Our new web site, www.dhs.gov, went up last night at midnight. I hope you get a chance to take a look at it.
It will be an indispensable tool as we continue to build and then sustain the partnerships we need with the states and local governments, with the private sector, as well with citizens. And we expect that very constructive feedback over the weeks and months ahead, and it will be one of our primary information-sharing tools that we will employ on a day-to-day basis.
You will also note that we have an e-mail system ready to go to connect us. One of our larger challenges, obviously when you bring these 22 departments in, is to make sure that, as we setup a 21st- century department, that we equip it with the technology of the 21st century, so that we are better informed internally, and in turn are better equipped with that knowledge and information to work with our strategic partners in both the public and the private sector.
We realize that today marks one step in the process of building not only the new department but continuing on a daily basis to better protect our fellow citizens and our way of life. We also realize we have a long way to go. We look forward to building on the relationships we've developed over the past 14 months, on the work we've done since the Office of Homeland Security was set up on October 8th of 2001, and we certainly look forward to March 1st, when most of the 22 departments and units become a formal part, a legal part of the new Department of Homeland Security.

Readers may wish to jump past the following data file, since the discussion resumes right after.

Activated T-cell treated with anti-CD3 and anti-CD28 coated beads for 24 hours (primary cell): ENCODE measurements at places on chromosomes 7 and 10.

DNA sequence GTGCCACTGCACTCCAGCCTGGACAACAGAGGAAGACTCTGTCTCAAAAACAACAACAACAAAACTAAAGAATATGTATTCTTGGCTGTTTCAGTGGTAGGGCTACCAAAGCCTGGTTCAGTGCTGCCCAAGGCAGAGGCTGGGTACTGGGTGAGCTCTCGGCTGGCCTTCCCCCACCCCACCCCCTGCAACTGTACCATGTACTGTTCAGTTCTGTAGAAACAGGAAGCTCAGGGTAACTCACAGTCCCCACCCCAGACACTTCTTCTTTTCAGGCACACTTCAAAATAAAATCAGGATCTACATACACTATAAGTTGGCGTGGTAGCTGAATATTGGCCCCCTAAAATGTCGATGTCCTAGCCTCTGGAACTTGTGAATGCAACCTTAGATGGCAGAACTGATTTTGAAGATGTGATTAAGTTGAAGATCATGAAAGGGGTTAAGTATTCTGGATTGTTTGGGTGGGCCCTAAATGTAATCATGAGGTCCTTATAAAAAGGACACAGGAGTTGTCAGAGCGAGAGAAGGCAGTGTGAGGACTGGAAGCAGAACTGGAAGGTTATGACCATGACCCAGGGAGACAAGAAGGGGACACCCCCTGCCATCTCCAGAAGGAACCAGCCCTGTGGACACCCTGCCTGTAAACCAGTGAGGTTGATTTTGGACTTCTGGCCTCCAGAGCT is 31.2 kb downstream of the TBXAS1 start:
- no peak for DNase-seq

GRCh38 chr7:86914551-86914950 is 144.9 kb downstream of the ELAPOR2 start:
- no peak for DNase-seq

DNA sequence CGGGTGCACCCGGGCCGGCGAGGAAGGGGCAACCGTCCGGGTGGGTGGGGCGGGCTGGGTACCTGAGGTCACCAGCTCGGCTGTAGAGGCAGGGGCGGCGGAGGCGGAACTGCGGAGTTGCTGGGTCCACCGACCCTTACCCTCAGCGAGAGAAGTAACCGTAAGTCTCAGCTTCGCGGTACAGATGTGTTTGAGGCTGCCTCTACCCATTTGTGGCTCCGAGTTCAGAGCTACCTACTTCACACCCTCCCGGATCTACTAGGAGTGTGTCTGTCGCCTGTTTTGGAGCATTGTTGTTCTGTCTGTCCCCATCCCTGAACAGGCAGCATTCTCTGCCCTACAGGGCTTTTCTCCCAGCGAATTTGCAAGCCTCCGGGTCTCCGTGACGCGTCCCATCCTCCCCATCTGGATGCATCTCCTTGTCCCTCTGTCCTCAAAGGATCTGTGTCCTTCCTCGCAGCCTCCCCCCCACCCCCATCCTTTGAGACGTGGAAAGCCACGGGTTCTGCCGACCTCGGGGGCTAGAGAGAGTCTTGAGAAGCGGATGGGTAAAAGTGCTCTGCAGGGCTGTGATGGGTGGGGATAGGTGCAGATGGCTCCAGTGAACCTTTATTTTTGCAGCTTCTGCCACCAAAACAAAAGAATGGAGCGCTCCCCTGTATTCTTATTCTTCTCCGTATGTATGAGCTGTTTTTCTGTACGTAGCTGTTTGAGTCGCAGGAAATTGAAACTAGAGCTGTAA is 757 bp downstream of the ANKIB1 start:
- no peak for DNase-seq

Seated to my left are some extraordinary men and women who've volunteered to be part of our team, our management team. We still clearly have positions to fill. We'll move as quickly as possible, but -- we want to move quickly, but the first priority is to move and do things right rather than do things quickly.
I signed an order this morning that will enable those who have not been confirmed by the United States Senate to move into the new department as effective today, and to serve as acting secretaries. Of course, Asa Hutchinson was confirmed last night as undersecretary for border and transportation security. But another example is Joan Hill (ph) will be undersecretary of management; held a Senate-confirmed position, but as of today she's in an acting position within -- acting undersecretary within our department.
Our good friend, the fabulous secretary of the Navy, who's now our deputy secretary, is now in an acting capacity. We hope shortly and unanimously confirmed by the men and women that respect the job he's done at Navy soon; tomorrow, I hope, today, Monday, I don't know.
But we're ready. We're not worried about the confirmation, we're ready to go to work and have been working. That's the way it is and that's the way it's going to be.